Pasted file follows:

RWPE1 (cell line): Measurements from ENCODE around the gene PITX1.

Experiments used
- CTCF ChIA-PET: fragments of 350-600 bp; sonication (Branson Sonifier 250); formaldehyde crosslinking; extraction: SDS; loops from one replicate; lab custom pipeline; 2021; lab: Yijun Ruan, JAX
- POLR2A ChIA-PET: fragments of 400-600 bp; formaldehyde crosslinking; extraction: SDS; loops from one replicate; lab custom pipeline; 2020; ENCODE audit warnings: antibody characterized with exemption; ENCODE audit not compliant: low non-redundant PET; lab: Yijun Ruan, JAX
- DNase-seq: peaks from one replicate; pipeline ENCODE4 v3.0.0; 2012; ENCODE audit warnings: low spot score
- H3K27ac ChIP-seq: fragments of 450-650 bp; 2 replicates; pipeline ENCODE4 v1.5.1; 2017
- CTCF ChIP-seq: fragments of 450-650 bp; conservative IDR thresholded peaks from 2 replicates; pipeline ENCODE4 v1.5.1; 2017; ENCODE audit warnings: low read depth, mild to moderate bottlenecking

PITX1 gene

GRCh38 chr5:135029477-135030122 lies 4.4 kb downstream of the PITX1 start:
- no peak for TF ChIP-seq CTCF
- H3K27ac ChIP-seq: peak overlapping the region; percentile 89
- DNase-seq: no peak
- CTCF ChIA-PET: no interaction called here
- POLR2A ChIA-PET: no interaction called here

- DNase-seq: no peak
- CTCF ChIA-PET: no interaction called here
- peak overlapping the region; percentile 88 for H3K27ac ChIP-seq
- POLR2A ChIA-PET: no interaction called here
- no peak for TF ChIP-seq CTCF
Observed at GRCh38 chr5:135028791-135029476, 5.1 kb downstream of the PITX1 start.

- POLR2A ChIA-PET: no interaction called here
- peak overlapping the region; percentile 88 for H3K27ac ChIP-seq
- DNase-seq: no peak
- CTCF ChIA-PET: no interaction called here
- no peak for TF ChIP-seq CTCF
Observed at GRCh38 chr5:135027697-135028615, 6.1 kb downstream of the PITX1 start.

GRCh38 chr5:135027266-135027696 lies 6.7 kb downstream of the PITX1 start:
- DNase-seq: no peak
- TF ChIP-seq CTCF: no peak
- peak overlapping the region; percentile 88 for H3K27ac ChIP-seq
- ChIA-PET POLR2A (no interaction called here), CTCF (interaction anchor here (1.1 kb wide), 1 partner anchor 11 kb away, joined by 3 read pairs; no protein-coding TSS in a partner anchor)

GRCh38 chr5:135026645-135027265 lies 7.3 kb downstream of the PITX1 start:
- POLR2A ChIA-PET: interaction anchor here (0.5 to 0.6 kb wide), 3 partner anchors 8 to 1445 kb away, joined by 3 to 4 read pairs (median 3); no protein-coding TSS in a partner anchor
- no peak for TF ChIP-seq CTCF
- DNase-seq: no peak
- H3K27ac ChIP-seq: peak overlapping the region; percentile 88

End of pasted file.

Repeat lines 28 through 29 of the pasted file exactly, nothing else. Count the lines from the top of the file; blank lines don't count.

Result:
- DNase-seq: no peak
- TF ChIP-seq CTCF: no peak